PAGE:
8




George A. Hervey, the Company’s Vice President and Chief Financial Officer throughout the Relevant Period until his resignation in May 2007, failed to properly advise upper management, including Dr. Sutardja and Ms. Dai, about their responsibilities and duties regarding stock options and other financial filings.  Mr. Hervey also was found to have been aware of awarding options to two employees prior to their start date.  He also failed to establish a system of proper controls despite being on notice of repeated concerns raised by others regarding the stock option process. He signed inaccurate external documents, including the Company’s SEC filings and financial statements.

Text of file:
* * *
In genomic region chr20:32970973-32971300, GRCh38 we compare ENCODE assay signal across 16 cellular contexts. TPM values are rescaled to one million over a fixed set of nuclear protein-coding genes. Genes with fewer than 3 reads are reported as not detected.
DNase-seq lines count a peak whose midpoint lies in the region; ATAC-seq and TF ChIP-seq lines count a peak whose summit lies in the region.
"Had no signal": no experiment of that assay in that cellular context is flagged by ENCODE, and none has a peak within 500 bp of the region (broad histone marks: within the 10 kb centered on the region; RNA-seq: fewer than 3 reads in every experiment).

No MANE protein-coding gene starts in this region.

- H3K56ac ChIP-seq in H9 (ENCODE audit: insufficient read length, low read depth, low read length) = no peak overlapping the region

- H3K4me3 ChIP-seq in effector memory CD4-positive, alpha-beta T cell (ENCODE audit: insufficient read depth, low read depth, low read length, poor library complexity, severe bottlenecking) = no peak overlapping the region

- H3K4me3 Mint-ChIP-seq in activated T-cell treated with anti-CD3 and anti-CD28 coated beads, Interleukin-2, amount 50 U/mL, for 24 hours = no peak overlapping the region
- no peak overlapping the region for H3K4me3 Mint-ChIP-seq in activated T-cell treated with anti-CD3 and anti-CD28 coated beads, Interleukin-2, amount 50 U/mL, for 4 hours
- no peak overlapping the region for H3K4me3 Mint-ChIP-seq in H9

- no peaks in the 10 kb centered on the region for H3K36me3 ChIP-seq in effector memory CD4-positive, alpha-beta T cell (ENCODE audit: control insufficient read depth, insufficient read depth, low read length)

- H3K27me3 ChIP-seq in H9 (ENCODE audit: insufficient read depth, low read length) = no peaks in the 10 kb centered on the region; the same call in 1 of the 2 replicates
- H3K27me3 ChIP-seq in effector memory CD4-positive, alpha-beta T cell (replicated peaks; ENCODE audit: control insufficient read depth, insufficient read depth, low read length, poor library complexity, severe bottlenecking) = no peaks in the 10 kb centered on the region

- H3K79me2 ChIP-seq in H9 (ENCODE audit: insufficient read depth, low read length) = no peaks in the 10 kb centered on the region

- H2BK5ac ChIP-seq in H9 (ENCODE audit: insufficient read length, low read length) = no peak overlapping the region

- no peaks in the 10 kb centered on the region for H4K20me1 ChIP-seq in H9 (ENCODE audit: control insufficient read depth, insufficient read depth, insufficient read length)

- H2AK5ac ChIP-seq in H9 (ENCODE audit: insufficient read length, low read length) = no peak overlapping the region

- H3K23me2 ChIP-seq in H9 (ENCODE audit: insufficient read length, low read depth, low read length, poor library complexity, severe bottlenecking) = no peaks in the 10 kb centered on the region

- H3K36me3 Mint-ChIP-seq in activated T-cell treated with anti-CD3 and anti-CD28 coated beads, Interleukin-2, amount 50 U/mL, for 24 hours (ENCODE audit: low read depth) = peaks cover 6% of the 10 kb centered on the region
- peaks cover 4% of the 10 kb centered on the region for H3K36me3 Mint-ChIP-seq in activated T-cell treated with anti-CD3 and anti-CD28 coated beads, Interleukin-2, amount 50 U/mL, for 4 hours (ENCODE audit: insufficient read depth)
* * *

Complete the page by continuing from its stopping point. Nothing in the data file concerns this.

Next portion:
Weili Dai, the Company’s former Board member, who served as Executive Vice President and General Manager of the Communications Business Group from 1999 to April 2006 and thereafter also as Chief Operating Officer until she resigned from such positions in May 2007, played a central role in all Stock Option Committee grants. Ms. Dai participated in the selection of grant dates with the benefit of hindsight and signed false minutes and other employee related corporate documents.  The Special Committee also found that she failed to establish proper internal controls and failed to exercise proper review and inquiry as an officer. Certain individuals involved in the process said that they did not feel able to provide her with frank advice. She signed inaccurate external documents, including 10-K’s and proxy statements.  She did not personally benefit from any of the grants she approved.